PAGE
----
sword type in history. While most other sword types had to balance
the opposing properties of hardness for edge retention with softness
for flexibility and shock absorption, the ingenious Japanese smiths
developed a work around, actually a couple of work-a-rounds. Blade
lamination and differential hardening. The Japanese were not the
first to make laminated blades, but their process is important
for our discussion of sharpness. Without going into great detail
about lamination, you can think of the blade as a steel sandwich.
The core or meat of the blade is made with a high carbon steel
providing a very hard edge at the expense of being brittle. That
hard core is then sandwiched with a softer lower carbon steel
on the sides of the blade. The result is a blade with a very hard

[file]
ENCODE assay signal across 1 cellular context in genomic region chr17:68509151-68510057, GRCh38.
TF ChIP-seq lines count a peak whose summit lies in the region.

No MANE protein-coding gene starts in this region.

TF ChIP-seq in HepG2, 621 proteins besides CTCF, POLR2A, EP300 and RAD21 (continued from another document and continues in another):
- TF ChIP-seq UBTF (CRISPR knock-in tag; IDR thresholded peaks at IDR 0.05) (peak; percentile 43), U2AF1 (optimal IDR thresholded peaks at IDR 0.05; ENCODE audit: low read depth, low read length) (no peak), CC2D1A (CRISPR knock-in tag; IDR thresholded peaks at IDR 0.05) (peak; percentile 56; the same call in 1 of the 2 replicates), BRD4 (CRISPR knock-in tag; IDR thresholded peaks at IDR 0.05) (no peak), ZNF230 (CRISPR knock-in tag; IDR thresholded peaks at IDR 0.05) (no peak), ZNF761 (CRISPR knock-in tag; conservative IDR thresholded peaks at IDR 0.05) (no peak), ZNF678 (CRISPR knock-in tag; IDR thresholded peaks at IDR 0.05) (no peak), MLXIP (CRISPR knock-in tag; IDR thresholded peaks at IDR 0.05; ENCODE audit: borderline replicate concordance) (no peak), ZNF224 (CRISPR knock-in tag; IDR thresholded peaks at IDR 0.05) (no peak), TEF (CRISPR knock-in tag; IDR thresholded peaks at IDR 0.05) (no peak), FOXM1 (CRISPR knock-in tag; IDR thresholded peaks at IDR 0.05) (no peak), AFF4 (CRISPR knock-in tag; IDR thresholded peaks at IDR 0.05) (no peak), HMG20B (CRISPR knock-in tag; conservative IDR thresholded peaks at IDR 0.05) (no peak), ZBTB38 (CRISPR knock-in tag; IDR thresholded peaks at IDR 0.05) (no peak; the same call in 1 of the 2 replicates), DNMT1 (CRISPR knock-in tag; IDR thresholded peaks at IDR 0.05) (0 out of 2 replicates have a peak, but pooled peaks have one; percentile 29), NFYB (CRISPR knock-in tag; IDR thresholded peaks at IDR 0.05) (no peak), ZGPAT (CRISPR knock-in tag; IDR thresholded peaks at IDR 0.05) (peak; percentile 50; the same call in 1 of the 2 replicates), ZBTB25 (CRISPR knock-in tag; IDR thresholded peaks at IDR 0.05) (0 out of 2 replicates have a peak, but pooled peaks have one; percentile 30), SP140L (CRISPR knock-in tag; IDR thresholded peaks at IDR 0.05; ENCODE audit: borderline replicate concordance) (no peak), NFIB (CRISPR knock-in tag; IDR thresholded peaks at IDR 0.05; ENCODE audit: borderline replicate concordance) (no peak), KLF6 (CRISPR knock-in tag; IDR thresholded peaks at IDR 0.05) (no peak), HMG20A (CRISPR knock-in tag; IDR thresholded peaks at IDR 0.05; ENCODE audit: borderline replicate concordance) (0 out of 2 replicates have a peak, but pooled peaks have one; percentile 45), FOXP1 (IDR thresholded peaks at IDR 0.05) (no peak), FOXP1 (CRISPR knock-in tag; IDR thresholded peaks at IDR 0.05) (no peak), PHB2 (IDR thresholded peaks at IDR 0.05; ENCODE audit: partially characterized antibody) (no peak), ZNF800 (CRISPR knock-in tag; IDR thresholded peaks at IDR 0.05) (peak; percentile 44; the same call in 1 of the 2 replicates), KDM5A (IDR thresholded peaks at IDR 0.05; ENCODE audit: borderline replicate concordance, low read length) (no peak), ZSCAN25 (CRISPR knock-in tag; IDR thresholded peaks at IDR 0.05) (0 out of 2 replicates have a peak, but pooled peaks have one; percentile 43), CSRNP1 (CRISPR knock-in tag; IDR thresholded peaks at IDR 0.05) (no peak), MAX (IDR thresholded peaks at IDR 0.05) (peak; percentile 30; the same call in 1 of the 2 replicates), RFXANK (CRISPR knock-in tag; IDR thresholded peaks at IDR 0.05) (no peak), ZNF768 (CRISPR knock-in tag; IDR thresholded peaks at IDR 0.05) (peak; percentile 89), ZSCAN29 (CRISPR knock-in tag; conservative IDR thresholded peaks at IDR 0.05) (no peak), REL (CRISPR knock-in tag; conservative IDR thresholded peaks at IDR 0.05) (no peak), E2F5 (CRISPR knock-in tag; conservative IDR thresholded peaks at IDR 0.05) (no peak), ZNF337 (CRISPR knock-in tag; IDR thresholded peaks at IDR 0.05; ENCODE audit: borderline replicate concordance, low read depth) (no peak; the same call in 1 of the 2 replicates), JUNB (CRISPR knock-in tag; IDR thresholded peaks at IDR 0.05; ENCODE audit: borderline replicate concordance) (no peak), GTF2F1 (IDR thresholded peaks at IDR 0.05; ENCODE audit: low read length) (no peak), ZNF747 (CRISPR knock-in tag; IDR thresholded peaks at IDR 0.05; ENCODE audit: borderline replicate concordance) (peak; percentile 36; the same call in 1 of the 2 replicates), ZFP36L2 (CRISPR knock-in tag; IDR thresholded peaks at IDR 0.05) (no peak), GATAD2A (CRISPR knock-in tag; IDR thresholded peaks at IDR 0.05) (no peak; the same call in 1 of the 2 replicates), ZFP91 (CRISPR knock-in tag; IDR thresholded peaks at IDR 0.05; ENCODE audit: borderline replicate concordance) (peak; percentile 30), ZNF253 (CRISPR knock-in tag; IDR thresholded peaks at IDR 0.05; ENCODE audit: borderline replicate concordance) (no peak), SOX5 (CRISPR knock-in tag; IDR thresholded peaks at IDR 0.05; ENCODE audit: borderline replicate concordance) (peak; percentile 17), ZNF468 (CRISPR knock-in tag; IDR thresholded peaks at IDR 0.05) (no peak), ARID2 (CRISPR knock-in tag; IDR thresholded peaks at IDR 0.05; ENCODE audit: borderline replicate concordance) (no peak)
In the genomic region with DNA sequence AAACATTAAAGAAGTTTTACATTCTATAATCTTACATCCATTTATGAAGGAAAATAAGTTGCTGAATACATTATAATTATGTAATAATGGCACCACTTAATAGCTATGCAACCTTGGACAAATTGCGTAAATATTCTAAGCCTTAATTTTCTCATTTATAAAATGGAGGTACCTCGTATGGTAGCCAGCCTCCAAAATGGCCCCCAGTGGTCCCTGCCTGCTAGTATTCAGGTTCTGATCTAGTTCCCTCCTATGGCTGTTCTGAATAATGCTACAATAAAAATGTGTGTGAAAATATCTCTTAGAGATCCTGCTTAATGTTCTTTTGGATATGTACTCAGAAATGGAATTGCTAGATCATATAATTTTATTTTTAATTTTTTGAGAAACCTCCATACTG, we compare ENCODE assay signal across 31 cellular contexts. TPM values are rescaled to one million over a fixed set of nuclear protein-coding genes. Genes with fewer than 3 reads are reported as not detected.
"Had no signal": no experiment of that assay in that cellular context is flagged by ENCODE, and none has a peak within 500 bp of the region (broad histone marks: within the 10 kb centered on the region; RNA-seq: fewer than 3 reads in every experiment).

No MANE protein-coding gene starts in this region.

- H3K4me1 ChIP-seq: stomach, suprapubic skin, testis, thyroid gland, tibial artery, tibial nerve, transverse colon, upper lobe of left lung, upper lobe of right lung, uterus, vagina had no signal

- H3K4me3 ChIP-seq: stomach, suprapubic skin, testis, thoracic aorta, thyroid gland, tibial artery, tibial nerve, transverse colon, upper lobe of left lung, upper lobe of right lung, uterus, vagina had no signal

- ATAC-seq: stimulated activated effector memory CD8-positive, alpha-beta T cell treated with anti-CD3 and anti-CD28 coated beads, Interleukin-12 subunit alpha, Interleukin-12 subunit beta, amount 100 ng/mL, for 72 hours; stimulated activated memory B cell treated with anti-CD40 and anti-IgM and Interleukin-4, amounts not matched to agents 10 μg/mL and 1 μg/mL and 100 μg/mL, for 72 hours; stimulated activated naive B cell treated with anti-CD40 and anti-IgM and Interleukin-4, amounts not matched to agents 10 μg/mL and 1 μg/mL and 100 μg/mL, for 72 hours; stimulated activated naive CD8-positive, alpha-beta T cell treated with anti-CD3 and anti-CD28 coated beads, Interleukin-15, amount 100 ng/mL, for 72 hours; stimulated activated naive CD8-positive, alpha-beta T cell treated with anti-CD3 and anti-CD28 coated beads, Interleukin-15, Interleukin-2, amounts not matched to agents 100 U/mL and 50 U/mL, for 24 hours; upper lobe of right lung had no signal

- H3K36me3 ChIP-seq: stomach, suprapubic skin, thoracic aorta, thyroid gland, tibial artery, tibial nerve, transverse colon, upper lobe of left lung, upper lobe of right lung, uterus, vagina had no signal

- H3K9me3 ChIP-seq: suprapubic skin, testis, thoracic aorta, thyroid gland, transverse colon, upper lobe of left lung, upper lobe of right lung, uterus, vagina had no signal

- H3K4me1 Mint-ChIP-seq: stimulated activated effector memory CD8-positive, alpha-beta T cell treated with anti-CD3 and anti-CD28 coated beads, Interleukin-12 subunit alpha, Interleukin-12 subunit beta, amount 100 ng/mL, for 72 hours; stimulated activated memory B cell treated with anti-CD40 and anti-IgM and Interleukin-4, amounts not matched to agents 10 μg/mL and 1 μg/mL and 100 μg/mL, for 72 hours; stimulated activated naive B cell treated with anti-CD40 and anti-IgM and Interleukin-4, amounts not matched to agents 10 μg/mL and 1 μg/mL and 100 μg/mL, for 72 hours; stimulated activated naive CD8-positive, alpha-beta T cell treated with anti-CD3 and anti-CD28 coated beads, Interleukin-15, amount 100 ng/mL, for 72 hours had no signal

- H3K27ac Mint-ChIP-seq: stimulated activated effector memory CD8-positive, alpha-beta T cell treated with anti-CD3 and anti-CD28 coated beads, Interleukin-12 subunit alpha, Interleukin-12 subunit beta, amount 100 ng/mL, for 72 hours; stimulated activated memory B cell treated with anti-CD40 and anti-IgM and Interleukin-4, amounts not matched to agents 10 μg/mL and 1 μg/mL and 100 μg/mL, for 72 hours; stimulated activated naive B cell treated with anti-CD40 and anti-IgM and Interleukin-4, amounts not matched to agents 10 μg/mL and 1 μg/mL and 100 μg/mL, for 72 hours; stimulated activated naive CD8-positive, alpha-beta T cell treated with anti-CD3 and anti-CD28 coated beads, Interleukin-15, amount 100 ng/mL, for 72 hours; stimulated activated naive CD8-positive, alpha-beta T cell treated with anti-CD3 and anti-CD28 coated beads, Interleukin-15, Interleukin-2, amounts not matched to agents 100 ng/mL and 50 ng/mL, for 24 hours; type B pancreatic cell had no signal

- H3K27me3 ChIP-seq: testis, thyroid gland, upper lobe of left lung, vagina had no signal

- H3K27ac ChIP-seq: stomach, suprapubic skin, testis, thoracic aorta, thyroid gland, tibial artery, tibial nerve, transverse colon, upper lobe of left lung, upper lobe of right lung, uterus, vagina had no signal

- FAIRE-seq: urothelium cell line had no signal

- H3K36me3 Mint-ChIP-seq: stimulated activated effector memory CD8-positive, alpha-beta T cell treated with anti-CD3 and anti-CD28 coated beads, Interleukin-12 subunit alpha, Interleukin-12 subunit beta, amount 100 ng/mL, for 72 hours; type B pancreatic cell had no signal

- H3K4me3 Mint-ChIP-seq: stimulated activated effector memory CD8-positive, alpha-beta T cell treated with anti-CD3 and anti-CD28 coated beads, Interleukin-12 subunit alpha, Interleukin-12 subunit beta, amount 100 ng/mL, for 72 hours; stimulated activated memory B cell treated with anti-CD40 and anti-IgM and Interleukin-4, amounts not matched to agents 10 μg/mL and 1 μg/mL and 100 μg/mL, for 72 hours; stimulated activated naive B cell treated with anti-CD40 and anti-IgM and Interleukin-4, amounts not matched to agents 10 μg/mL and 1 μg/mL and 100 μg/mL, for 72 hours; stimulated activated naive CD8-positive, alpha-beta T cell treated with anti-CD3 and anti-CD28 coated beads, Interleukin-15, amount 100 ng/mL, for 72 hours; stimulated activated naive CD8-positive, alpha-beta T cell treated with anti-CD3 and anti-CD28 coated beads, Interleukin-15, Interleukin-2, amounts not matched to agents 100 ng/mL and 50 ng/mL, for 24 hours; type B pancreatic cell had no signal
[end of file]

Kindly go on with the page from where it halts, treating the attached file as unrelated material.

edge but a softer, more flexible spine. Expanding on this concept
is differential hardening. In a normal blade hardening process
the blade is heated to red hot and quickly quenched in water or
oil. This will produce a very hard but somewhat brittle blade.
With differential hardening the back of the blade is insulated
with clay. This way when the sword is quenched the edge cools
quickly while the back cools slower. The result being a very hard
edge with a softer spine.
The combination of these techniques along
with the geometry of a katana edge can allow it to take and hold
a sharper edge than can normally be achieved on a different sword
type. However, the resulting edge can still be somewhat brittle,
so the cautious Samurai would be selective on when he would use
this prized katana and would likely choose to dispatch more enemies,
especially armored ones with the Yumi (bow) or Yari (spear). This
leads us to talk about how little action swords actually saw through
most of history compared to other weapon types, but that's for
So remember, when talking about sword edges, try to adjust your
perception of "sharp" into sword mode and try not to
think of it as just a big knife.